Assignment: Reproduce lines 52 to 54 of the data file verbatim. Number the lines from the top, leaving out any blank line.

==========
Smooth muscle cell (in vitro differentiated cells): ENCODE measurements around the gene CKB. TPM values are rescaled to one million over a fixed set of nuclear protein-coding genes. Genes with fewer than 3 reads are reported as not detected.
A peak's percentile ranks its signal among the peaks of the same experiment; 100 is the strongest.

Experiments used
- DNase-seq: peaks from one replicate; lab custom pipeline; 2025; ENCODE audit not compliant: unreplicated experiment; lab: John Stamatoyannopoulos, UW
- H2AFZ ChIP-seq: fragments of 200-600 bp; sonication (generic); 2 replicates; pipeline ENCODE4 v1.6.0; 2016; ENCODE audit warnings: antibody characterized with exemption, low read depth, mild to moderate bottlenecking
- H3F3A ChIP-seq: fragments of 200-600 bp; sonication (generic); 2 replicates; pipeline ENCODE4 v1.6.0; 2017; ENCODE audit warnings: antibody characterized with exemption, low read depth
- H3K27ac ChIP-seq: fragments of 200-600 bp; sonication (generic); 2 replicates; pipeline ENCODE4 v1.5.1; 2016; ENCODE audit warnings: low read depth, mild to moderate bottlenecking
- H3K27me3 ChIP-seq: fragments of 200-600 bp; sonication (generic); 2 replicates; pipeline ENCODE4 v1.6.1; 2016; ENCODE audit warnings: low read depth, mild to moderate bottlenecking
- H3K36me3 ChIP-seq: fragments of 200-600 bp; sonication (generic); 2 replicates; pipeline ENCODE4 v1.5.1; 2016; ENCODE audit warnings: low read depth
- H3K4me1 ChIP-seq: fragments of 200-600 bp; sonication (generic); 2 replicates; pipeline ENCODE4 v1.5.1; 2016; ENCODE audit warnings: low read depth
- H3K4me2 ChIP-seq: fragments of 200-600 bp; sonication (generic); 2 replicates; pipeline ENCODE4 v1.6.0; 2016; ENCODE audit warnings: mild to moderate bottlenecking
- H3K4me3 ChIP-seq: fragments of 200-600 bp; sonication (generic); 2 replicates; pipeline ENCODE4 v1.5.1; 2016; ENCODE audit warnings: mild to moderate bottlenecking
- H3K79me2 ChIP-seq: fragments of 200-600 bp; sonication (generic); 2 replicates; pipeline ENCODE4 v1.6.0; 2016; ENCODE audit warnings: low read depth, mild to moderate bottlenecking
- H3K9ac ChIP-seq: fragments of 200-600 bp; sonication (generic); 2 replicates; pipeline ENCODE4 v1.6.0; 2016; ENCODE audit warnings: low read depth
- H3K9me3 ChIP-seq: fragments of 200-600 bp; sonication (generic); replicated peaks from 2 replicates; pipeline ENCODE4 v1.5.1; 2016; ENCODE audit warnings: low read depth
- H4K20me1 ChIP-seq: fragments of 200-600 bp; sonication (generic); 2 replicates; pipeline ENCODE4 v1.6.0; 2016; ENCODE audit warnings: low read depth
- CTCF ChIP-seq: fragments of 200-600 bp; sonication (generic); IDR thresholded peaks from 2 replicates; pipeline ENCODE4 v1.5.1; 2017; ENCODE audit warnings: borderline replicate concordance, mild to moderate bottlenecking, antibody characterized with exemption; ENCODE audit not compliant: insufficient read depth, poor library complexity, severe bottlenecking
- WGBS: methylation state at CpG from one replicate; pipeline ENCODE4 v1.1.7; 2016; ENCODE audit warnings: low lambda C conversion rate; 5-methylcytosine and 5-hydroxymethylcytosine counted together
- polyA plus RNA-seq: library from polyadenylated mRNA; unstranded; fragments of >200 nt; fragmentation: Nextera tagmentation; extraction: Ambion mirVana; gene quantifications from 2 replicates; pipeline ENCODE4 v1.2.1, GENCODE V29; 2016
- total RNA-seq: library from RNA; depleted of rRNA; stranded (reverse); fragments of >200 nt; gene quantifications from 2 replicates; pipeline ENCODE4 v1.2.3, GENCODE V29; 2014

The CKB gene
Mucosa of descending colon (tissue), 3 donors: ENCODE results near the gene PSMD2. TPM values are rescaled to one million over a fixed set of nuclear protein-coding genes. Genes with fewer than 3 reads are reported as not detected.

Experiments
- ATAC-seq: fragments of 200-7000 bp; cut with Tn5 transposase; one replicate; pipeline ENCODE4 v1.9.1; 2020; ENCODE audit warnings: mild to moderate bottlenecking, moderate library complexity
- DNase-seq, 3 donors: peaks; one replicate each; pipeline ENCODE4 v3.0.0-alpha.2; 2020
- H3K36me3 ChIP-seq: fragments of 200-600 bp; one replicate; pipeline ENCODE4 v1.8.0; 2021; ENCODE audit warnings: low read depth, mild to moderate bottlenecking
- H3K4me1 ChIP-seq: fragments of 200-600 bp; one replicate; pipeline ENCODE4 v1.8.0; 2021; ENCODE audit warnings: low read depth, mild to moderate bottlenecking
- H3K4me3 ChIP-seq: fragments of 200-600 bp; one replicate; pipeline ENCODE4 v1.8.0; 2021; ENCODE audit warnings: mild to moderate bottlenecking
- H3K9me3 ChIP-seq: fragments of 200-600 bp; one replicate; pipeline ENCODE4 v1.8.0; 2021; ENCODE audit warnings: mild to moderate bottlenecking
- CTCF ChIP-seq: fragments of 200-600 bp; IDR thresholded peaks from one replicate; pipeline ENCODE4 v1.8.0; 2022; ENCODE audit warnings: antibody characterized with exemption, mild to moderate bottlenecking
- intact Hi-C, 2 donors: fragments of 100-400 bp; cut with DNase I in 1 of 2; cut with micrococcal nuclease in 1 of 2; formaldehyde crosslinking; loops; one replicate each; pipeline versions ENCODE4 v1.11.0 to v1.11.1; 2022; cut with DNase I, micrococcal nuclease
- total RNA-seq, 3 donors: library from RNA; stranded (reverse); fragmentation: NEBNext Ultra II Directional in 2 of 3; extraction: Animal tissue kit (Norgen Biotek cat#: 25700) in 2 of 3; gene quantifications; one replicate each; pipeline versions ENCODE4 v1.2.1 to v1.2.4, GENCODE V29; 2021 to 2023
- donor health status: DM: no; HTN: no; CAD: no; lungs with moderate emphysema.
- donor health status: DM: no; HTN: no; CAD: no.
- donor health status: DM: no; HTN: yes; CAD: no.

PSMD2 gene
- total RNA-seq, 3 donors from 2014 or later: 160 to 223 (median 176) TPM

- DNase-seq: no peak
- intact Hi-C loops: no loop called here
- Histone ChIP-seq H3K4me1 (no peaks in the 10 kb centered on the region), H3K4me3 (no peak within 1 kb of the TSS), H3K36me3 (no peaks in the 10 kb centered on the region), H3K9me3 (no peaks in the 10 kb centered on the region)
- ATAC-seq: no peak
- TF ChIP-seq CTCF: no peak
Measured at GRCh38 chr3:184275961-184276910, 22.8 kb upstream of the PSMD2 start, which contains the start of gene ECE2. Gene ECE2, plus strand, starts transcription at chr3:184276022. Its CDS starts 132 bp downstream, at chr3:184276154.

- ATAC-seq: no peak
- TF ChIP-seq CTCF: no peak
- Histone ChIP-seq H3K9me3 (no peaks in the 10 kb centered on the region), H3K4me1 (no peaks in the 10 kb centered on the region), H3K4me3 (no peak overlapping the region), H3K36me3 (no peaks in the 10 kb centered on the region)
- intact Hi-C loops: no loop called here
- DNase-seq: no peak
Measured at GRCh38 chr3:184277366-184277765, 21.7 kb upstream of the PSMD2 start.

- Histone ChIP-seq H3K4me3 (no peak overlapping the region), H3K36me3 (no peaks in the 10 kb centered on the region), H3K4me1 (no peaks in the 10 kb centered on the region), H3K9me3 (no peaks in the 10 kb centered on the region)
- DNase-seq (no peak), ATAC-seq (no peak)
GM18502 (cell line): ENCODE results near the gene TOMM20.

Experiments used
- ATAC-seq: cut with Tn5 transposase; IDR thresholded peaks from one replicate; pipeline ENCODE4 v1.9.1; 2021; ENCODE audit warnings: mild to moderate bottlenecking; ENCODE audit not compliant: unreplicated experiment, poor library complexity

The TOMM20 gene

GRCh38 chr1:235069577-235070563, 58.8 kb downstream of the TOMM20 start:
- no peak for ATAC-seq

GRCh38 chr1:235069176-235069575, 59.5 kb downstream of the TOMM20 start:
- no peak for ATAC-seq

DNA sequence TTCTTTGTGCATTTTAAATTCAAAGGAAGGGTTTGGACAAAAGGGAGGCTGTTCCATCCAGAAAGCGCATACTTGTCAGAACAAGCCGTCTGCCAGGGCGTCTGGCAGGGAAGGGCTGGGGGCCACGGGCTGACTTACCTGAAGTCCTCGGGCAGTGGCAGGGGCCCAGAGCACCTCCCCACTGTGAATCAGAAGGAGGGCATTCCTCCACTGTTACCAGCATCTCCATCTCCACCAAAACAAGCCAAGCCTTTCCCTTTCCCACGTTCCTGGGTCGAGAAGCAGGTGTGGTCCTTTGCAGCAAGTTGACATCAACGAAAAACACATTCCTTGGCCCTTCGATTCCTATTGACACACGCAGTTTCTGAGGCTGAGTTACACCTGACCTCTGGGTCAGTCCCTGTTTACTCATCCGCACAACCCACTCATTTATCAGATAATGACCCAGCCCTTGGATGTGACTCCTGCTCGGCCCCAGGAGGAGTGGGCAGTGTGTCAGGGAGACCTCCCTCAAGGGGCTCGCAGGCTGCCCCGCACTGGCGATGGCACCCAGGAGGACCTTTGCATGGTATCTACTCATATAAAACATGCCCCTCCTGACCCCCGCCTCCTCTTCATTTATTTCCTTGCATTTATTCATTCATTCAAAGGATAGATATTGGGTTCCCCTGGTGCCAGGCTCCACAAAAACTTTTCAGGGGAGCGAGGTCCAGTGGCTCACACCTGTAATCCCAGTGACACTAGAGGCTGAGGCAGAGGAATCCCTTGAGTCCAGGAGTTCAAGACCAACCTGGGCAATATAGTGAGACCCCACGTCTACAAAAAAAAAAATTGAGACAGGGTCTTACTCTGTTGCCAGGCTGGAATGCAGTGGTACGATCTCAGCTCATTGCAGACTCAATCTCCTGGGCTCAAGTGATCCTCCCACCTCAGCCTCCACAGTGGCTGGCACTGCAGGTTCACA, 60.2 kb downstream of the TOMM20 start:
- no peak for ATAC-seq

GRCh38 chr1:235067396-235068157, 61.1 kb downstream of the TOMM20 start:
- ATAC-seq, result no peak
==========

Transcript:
GM18502 (cell line): ENCODE results near the gene TOMM20.

Experiments used
- ATAC-seq: cut with Tn5 transposase; IDR thresholded peaks from one replicate; pipeline ENCODE4 v1.9.1; 2021; ENCODE audit warnings: mild to moderate bottlenecking; ENCODE audit not compliant: unreplicated experiment, poor library complexity